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At ghSMART, we advise board members and CEOs of large companies on their most important leadership issues.
One of the skills we train our consultants on is making sure we are consulting on the right questions.

I think of a “right” question as one that matters, by cutting to the heart of an issue, one that will produce an answer that is within the power of the leader to act on, and one that–when answered–is likely to deliver the highest value to the leader in achieving results.

So what are the wrong questions?

There are three wrong questions I’ve heard over the years. The mere action of asking these questions lead you down the wrong path to achieving your full potential in your career. These wrong questions fall into three buckets:

1. If you have to ask an ethical question, just don’t do the thing you were considering.

The wisest, most successful leaders I have served, or worked alongside, all seem to lead according to this rule, regarding ethical questions: “If you have to ask, then don’t.”

In other words, if there is something that makes you feel that it is in the gray area, or that taking an action might even be misinterpreted as unethical, then just don’t do it. Never have I seen a leader regret having held back from taking an action with which he or she had an ethical question. At ghSMART we call this having 110% integrity. This means we do things that are not only 100% ethical, but we even give an extra 10% safety margin and we don’t do things that could be misinterpreted as unethical. It’s a great way to live and work. “How unethical would it be if…”is a question no leader should ever ask.

2. If you have to question whether someone is underperforming in their job, they are.

There is a cycle of “facing reality” that clients sometimes go through. They have a bold vision. A goal to achieve something great. And when they realize that they don’t have the team to make it happen, they start to fantasize and think “I wonder if Fred or Amy is going to rise to the occasion and display strengths we have not yet seen, or suddenly show a burst of energy we have not seen, to achieve these results.” Subordinates typically follow a very predictable pattern of performance. Great leaders know who they can count on to do what. So you rarely see great leaders asking themselves, “I wonder if my subordinate is going to start suddenly performing well, in a role that does not appear to fit their talents and interests.”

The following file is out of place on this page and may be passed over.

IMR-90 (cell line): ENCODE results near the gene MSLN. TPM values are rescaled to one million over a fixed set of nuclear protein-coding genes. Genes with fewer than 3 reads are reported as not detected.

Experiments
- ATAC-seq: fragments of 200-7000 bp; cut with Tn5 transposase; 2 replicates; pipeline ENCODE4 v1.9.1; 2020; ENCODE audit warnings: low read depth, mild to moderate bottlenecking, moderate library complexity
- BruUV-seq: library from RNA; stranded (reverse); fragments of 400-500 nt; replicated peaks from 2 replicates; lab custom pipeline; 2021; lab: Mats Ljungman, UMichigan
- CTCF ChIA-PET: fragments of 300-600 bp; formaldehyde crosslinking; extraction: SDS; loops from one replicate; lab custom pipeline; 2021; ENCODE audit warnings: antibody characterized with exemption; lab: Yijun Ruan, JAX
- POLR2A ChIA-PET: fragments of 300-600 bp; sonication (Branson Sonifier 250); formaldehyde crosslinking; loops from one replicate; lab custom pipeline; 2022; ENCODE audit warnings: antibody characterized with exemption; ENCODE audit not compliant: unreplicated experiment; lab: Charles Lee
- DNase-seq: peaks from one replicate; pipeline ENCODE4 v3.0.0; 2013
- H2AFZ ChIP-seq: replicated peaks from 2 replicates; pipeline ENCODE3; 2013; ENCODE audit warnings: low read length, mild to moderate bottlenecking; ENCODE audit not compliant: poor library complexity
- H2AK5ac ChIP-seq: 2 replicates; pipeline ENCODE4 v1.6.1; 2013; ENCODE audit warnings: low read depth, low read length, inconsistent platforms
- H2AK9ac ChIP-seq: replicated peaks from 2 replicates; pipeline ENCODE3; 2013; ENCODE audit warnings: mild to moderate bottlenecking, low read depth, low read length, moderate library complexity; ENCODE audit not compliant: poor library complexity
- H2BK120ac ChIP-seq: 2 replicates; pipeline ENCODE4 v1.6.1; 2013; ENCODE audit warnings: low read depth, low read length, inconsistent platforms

3. If you wonder whether you can trust your boss, you can’t.

There is a saying that people don’t quit companies, they quit bad bosses. So if you find yourself wondering whether you can trust your boss or not, you likely can’t. Go find a boss whom you can trust, who will hold your interests in high regard. Who will care about your career goals nearly as much as you do. Who will be on the lookout for opportunities to give you coaching and feedback and help accelerate your learning. Who will have your back during bonus time. Rarely you see great leaders asking themselves, “I wonder if I can trust my boss” and stay in that job very long.

Geoff Smart is chairman and founder of ghSMART. Geoff is co-author, with his colleague Randy Street, of the New York Times bestselling book, Who: A Method for Hiring, and the author of the No. 1 Wall Street Journal best-seller, Leadocracy: Hiring More Great Leaders (Like You) into Government. Geoff co-created the Topgrading brand of talent management. He is the Founder of two 501(c)(3) not-for-profit organizations. SMARTKids Leadership Program™ provides 10 years of leadership tutoring and the Leaders Initiative™ seeks to deploy society’s greatest leaders into government. Geoff earned a BA in Economics with honors from Northwestern University, an MA, and a PhD in Psychology from Claremont Graduate University.

Origianally posted at Dr. Geoff Smart

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